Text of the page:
Teachers over 40 may delay tablet use

national April 30, 2012 00:00

By Wannapa Khaopa,
Saowanee Nim

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Those aged from 40 to 50 seen as being slow to learn, may require extra training

A major concern over the use of tablet computers in the coming school semester is the high average age of first-grade teachers. Some 70 per cent of the 450,000 teachers in primary and secondary schools are between 40 and 50 years old – and that could be a problem, a senior Office of the Basic Education Commission official said.

Because older teachers tend to be slower learners, a 50-minute training period may not be enough for them. Students might also be unimpressed with their teachers’ performance on the tablets, which may be inferior to theirs, said Anek Rattapiyaphorn, director of the OBEC’s Technology for Learning and Teaching Bureau.

This was seen in training on technology-related subjects previously given to such teachers. They regularly forgot what they learnt. “Hiring assistants for teachers in first grade is too large a fiscal burden – [it’s too much] to hire an additional 30,000 positions,” Anek said.

There were other factors and facilities needed for the use of tablet computers, which were unequal among state schools, said Ritthichai Onming, director of Srinakharinwirot University’s (SWU) Centre for Educational Media and Technology.

“Many schools do not even have electricity for charging batteries, let alone an Internet connection, which is vital for their use.”

He said key to the use of tablet computers was still appropriate teaching. The units and technology coming with them were just supporting factors.

Findings of a study on the impact of tablet use on students will be announced  on May 11. However, researchers fear that people from different groups with a different bias will slant the findings improperly for their own benefit.

“We are concerned they will use only  the findings that agree with their demand to support the demand and push it forward,” Asst Prof Chalermchai Boonyaleepun, president of SWU told Nation Group recently. “I don’t want ones who oppose tablet use to cite only negative impacts and others who support tablet use to cite only positive impacts. I don’t want them to tell half the truth.”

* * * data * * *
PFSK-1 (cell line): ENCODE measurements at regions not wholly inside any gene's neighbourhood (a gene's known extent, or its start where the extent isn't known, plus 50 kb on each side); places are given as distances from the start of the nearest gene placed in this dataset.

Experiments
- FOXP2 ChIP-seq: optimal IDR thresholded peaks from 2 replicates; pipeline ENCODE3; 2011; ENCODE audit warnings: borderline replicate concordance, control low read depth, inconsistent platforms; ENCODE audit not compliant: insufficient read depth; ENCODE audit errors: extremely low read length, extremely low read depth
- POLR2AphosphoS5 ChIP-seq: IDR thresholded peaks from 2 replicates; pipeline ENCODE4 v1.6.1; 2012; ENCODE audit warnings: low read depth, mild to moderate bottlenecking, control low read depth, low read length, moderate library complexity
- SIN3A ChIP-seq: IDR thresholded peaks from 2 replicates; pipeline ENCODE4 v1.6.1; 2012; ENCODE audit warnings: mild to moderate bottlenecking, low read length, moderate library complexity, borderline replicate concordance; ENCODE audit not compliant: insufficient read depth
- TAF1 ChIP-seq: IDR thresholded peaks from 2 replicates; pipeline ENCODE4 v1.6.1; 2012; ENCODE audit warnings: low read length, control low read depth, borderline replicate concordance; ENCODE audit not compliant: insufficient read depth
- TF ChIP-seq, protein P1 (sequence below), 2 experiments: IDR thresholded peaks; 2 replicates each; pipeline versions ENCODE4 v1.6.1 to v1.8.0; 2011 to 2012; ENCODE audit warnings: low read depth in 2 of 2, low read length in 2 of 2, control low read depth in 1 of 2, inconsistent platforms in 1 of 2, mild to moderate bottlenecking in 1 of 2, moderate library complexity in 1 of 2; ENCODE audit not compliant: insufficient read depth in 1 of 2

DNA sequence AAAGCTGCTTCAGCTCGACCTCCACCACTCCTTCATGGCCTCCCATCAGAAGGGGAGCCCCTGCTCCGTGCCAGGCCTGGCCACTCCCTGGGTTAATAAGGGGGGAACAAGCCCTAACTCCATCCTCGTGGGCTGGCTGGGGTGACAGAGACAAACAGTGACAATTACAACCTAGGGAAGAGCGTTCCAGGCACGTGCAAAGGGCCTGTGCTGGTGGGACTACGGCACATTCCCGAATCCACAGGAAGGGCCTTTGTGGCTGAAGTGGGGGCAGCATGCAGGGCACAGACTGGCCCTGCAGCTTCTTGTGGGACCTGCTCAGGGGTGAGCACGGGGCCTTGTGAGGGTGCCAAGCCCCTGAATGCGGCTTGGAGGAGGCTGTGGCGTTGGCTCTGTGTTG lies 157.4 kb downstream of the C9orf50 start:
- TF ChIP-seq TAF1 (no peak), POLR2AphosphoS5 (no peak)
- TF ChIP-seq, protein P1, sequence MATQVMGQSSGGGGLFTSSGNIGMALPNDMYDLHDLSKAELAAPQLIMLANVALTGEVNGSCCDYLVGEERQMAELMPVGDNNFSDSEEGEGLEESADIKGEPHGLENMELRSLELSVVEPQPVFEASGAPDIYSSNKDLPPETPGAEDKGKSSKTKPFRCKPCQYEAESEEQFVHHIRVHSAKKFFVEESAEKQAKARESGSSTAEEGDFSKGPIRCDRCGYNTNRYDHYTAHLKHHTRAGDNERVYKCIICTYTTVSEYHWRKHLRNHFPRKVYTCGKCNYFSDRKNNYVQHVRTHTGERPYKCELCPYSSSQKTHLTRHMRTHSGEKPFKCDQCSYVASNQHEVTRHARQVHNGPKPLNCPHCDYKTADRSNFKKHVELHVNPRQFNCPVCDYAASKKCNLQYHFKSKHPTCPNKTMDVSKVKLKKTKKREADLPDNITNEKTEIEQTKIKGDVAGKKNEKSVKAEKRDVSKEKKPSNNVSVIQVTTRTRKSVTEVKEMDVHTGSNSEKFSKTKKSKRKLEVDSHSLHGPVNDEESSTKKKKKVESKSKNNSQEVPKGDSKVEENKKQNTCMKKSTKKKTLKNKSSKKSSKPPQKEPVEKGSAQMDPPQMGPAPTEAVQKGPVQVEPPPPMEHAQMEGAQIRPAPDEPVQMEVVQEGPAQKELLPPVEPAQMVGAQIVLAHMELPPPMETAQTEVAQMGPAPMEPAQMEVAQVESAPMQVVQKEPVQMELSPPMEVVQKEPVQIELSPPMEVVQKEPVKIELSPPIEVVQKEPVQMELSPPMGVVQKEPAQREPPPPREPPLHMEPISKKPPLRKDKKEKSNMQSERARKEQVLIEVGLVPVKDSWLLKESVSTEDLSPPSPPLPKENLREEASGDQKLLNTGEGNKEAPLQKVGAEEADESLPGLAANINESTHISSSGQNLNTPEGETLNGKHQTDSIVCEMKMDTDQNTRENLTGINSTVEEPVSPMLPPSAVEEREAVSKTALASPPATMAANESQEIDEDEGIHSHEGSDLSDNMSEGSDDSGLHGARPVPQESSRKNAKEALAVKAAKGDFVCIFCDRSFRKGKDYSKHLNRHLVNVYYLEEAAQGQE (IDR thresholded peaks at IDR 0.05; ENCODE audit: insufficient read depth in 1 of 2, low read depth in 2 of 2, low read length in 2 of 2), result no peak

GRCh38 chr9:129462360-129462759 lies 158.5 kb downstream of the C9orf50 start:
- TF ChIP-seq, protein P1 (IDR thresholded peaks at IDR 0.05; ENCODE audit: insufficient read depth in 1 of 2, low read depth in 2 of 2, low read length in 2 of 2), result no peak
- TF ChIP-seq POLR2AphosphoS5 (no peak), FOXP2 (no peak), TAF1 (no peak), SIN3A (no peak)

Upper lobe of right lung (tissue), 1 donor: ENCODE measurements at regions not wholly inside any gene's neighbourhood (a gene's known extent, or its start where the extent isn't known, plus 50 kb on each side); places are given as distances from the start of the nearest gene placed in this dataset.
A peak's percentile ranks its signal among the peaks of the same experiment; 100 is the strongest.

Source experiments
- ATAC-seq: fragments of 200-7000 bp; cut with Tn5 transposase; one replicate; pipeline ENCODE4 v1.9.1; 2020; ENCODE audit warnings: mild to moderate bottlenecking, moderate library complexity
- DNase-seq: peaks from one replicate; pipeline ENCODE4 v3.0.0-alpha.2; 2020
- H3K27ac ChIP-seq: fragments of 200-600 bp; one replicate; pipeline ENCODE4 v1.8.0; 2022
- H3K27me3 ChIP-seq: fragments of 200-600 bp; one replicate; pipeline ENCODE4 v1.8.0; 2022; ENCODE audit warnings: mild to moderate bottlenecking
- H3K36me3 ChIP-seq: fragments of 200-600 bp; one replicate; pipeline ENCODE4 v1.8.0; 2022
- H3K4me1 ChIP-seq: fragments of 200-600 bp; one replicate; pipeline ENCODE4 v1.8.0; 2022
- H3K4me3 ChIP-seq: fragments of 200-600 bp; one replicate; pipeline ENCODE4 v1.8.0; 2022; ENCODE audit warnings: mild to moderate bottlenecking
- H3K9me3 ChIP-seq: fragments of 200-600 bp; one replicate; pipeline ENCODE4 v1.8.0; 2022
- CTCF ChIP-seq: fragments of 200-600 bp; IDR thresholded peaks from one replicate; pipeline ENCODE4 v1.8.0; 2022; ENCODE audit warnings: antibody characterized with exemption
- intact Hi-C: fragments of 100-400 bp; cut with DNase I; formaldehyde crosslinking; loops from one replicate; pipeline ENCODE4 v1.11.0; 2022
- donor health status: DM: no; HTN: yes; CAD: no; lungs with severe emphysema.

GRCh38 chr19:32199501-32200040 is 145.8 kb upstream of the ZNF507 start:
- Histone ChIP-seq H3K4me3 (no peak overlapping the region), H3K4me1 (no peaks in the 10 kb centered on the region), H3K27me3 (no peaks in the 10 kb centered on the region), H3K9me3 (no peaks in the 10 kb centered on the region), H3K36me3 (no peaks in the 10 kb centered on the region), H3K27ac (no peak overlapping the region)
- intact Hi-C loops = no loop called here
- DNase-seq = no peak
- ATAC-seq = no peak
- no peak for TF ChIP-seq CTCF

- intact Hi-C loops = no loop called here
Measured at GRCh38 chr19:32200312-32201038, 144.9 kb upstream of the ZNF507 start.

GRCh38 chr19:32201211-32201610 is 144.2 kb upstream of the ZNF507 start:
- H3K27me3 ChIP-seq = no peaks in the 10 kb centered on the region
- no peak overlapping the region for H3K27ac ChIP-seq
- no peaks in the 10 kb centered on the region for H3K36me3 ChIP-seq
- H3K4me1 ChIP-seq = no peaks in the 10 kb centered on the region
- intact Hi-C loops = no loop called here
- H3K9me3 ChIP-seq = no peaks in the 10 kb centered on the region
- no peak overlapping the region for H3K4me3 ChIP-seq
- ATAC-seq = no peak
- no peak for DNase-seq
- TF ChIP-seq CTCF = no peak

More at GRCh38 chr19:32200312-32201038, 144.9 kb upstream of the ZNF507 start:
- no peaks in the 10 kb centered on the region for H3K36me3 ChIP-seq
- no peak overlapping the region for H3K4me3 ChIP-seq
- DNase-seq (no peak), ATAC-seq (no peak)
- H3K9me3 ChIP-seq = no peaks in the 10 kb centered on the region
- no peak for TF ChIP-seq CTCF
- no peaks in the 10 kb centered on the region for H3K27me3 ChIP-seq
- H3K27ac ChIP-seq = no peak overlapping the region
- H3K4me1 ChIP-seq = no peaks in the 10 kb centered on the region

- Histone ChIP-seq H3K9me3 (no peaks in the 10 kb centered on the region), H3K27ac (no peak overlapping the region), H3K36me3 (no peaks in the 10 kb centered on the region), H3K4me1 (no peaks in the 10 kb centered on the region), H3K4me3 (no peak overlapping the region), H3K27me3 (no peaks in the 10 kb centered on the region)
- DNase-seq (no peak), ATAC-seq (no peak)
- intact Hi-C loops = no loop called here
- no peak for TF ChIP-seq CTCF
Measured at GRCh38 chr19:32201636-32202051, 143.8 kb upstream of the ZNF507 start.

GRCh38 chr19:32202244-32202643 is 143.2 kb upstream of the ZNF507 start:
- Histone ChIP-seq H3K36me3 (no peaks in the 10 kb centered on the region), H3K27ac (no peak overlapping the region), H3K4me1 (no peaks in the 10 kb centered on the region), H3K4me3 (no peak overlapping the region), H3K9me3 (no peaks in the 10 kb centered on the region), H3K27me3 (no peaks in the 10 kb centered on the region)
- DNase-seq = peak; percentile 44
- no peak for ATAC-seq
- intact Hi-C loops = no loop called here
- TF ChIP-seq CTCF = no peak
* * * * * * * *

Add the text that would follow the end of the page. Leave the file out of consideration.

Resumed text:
He was not sure how much the government would consider or use the findings and SWU’s recommendations on tablet use while it implements the promised One Tablet PC per Child policy. But he expected people will monitor how government uses the findings and recommendations.

Some people had questioned whether the university was doing the study to support the government but he insisted the findings were independent and could be trusted. No one from the Pheu Thai-led administration had been involved in the study or forced researchers to issue findings that satisfy the government, he said.

With time short for a study on the impact of tablet use on students, SWU could not clearly identify all impacts. The university wants to continue studying impacts that are unable to be identified clearly, Chalermchai said.

“Students had only used them for a semester while our researchers were studying the tablets’ impact on them. The period was too short to see, for instance, impact on eyesight.

“SWU is ready to continue studying the incomplete topics and would like the government to provide financial support for it.”

Chalermchai also urged the government to have experts do research before it issues policies that will affect the public. “The government should not only listen to recommendations from academics or experts but it should decide policies based on research.”

The tablet study project is called Integrating Technology to Enhance Learning. It studied the impact of tablet use on students’ health and behaviour, as well as the behaviour and attitude of teachers, parents and people in nearby communities towards tablet use. It will provide recommendations and guidelines for suitable tablet use in class.

The research was conducted with Prathom 1 and 4 students (Grade 1 and 4 students) at five schools in different regions around the country.

The researchers and teachers from those schools had a meeting this month to share problems they face and discuss ways that they addressed them. SWU gathered their information to create lesson plans and guidelines for teachers.

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